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What Research Tells Policymakers About Strategies to Promote Social and Emotional School Readiness Among Three- and Four-Year-Old Children

Authors: C. Cybele Raver and Jane Knitzer
Publication Date: July 2002

Executive Summary

A recent and compelling study entitled Neurons to Neighborhoods, conducted by the Board on Children, Youth, and Families of the Institute of Medicine, calls attention to the importance of early emotional development in young children. Based on a careful review of neuroscience and developmental science, it highlights compelling evidence that a child’s earliest experiences and relationships set the stage for how a child manages feelings and impulses, and relates to others. It also highlights emerging and perhaps surprising evidence that emotional development and academic learning are far more closely intertwined in the early years than has been previously understood. This policy paper focuses on what emerging research tells policymakers about why it is so important to intervene to help young children at risk for poor social, emotional, and behavioral development and what kinds of research-based interventions seem most effective. It addresses:

  • the relationship between early academic learning and emotional development;
  • the prevalence of emotional problems in preschool-aged young children and young children who are exposed to multiple family and environmental risk factors;
  • the role of teachers and child care providers in reducing or exacerbating problems; and
  • the emerging but still limited research on the efficacy of preventive and early interventions explicitly targeted to address the social, emotional, and behavioral difficulties of young children, particularly in the context of early care and education settings.

What Research Tells Us About How Emotions and Early Academic Learning Are Linked

The Take-Home Research Message

  • Young children who act in anti-social ways participate less in classroom activities and are less likely to be accepted by classmates and teachers. Even in preschool, teachers provide such children with less instruction and less positive feedback. These children like school less, learn less, and attend less.
  • Young children who show signs of anti-social or aggressive behavior are more likely to do poorly on academic tasks and to be held back in the early years. In later childhood and adolescence, they are at greater risk of dropping out and engaging in delinquent acts.
  • Across a range of studies, the emotional, social, and behavioral competence of young children (such as higher levels of self-control and lower levels of acting out) predict their academic performance in first grade, over and above their cognitive skills and family backgrounds.

The Take-Home Policy Message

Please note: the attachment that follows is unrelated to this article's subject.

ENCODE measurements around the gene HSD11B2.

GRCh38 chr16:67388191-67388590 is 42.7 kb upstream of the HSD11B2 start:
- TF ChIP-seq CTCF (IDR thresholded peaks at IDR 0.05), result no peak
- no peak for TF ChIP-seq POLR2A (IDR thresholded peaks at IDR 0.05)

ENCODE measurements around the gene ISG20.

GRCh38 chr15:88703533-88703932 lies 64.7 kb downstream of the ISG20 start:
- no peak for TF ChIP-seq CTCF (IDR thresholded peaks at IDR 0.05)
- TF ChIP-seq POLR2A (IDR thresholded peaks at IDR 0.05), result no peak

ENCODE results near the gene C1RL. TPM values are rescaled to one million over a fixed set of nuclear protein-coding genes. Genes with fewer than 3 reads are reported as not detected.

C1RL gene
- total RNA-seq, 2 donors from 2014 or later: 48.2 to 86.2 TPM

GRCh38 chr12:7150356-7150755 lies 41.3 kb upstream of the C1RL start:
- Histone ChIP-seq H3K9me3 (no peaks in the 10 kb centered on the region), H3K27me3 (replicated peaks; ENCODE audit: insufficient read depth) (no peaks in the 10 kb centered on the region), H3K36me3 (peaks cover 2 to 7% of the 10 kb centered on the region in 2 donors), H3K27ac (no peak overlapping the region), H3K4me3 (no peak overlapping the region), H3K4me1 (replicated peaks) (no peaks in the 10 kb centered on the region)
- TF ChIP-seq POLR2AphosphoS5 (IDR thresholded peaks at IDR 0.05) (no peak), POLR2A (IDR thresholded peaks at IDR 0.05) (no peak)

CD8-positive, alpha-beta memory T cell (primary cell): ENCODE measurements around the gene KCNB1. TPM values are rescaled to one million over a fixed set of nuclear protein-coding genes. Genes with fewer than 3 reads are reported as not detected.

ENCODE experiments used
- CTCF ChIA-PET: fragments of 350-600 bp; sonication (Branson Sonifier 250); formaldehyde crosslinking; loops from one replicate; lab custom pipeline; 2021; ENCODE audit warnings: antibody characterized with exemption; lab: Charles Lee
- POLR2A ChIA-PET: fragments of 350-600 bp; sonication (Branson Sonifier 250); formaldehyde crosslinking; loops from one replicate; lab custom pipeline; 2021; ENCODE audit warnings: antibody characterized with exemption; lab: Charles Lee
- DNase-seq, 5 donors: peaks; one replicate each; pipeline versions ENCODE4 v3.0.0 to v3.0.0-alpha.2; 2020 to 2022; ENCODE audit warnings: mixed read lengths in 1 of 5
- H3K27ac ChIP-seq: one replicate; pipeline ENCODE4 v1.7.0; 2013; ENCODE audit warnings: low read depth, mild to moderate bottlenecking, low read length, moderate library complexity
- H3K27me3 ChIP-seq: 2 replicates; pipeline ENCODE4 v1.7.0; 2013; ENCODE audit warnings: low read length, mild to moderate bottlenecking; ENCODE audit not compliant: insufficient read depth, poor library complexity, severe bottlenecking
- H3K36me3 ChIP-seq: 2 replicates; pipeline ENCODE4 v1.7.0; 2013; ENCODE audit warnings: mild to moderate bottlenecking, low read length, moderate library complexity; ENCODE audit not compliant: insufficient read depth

• Efforts to get young children who are at risk of early school failure on a positive school trajectory before negative attitudes and behaviors escalate is likely to pay off both in the short and long term.

What Research Tells Us About the Prevalence of Social, Emotional, and Behavioral Problems in Young Children

The Take-Home Research Message

  • The majority of low-income young children succeed in making the transition to school.
  • The prevalence of problematic behaviors in young children is about 10 percent. Studies focused on low-income children in kindergarten suggest a prevalence rate that is considerably higher—27 percent. Observational data on preschoolers suggest that between 4 and 6 percent have serious emotional and behavioral disorders, and between 16 and 30 percent pose ongoing problems to classroom teachers.
  • In general, the more chronic the economic, social, and psychological stressors that young children face, the greater the likelihood of poor social, emotional, and cognitive outcomes. For this reason, these stressors have been identified as “risks.” Over 32 percent of all young children are affected by one risk factor such as low income, low maternal education, or single-parent status, and 16 percent are in families with two or more socio-demographic risks.

The Take-Home Policy Message

  • Teachers and child care providers are likely to find that, while some children are doing very well despite exposure to these risks, other children are struggling with a range of emotional and behavioral difficulties that make the tasks of teaching and caregiving very tough. Teachers and child care providers need help in promoting greater social skills in these children and reducing challenging behavior in the classroom both to help individual children and to facilitate a positive learning climate. Sometimes the children and the families also need access to more specialized help.

What Research Tells Us About the Role of Teachers and Child Care Providers

The Take-Home Research Message

  • Teachers in preschool classrooms are coping with a substantial number of young children who struggle with emotional and behavioral problems that pose a risk for early school success.